Yes, we love Norway

A Norwegian Constitution Day parade

The death toll in Norway is far worse than I thought last night. At least 84 young people are confirmed dead in the shootings on Utøya and seven after the bombing in central Oslo.

When I heard this morning of the number of people killed I was physically shaken. The young people gunned down by a man disguised as a policeman were at the summer camp held every year by the Workers’ Youth League, the youth wing of the governing party. They were people just like me and many of my friends: teenagers and students interested in politics and driven by idealism. They were at a meeting very much like the Swedish Liberal Youth congress I am going to next week.

I don’t feel I can add much to what Rick Falkvinge says on his blog (in English). As he says, this was a callous attack on the central values of a democracy: freedom of expression and political activism. Frida Simonsson and Bawar Ismail (blog posts in Swedish), Swedish young liberals like me, also feel deeply shaken.

The man arrested on Utøya has been remanded in custody under suspicion of the shooting massacre and for the bombing in Oslo. As Rick Falkvinge says, he has clearly planned these attacks very carefully. He is a Norwegian national associated with right-wing extremists and has criticised internationalism and Islam on various websites.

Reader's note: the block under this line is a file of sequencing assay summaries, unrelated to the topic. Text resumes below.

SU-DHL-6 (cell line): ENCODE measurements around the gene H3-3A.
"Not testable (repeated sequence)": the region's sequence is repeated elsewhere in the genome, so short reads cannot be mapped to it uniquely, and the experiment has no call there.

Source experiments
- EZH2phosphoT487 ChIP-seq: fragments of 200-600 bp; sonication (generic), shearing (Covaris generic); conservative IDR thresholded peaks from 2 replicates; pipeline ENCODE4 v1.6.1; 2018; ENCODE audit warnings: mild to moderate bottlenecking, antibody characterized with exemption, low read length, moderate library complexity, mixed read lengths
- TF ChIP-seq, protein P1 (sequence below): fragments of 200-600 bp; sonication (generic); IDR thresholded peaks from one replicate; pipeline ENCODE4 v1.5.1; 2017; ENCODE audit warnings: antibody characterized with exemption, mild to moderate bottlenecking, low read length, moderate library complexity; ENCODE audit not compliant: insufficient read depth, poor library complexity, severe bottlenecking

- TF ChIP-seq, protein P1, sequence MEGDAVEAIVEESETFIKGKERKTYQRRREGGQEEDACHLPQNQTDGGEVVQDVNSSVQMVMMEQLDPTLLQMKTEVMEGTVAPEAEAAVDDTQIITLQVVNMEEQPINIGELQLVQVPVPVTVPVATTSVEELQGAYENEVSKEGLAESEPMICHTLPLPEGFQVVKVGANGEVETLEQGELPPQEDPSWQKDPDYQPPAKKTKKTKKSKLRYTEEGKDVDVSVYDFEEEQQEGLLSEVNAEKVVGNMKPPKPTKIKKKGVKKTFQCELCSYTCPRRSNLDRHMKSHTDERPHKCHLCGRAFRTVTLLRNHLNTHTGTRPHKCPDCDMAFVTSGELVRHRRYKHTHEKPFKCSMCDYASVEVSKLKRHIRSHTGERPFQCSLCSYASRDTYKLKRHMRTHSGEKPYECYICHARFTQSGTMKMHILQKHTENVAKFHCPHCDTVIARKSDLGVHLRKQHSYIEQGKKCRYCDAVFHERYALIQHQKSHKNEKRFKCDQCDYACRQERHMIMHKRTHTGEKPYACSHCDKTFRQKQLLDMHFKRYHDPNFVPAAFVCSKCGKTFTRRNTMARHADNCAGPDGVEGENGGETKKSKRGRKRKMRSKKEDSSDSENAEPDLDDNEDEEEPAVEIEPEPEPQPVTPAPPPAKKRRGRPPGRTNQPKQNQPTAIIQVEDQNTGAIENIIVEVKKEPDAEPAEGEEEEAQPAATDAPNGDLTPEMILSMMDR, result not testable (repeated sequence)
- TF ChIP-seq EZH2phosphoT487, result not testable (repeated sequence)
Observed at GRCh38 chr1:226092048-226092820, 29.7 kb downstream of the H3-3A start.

I think it is very important to realise that he is very unusual. Norway is not a violent society, and these attacks are the worst act of violence in Norway since the Nazi occupation during the Second World War. And unlike many other countries, Norway did not achieve its independence through warfare but through peaceful activism and electoral democracy. The giant street parties that erupt wherever there are Norwegians on 17 May (Constitution Day) each year are about as far from militarism or chauvinism as you can get.

Everyone who believes in right, not might; in peaceful activism rather than political violence should send their thoughts and prayers to Norway. In the words of the Norwegian national anthem: “Yes, we love this country.”

Update: I have just read a very moving post by Stephen Glenn, a Liberal Democrat from Northern Ireland. Please read it. As he says: “Those young people were hoping for and working for a brighter future. Everyone in the world should take up their torch and ensure that we acheive that in their memory.”

Update 2: Anders Hanson has written an excellent post which helps to explain why this is so deeply shocking to all Scandinavians:

I don’t know Utøya but it resembles that idyllic life that Scandinavians, whether Norwegians, Swedes or Danes, believe is an integral part of what being Scandinavian is about. You like the outdoors. You like nature. If you don’t have one already, you want to live in a cottage on a wooded island in a lake or in the sea. It’s just how life in Scandinavia should be lived. It’s the equivalent of John Major’s old maids cycling to holy communion through the morning mist.

For my British readers, I’m not quite sure what the British equivalent would be, but try to imagine someone opening fire on the crowd at Lord’s cricket ground and you’ll have some idea how stunned we are in Scandinavia.

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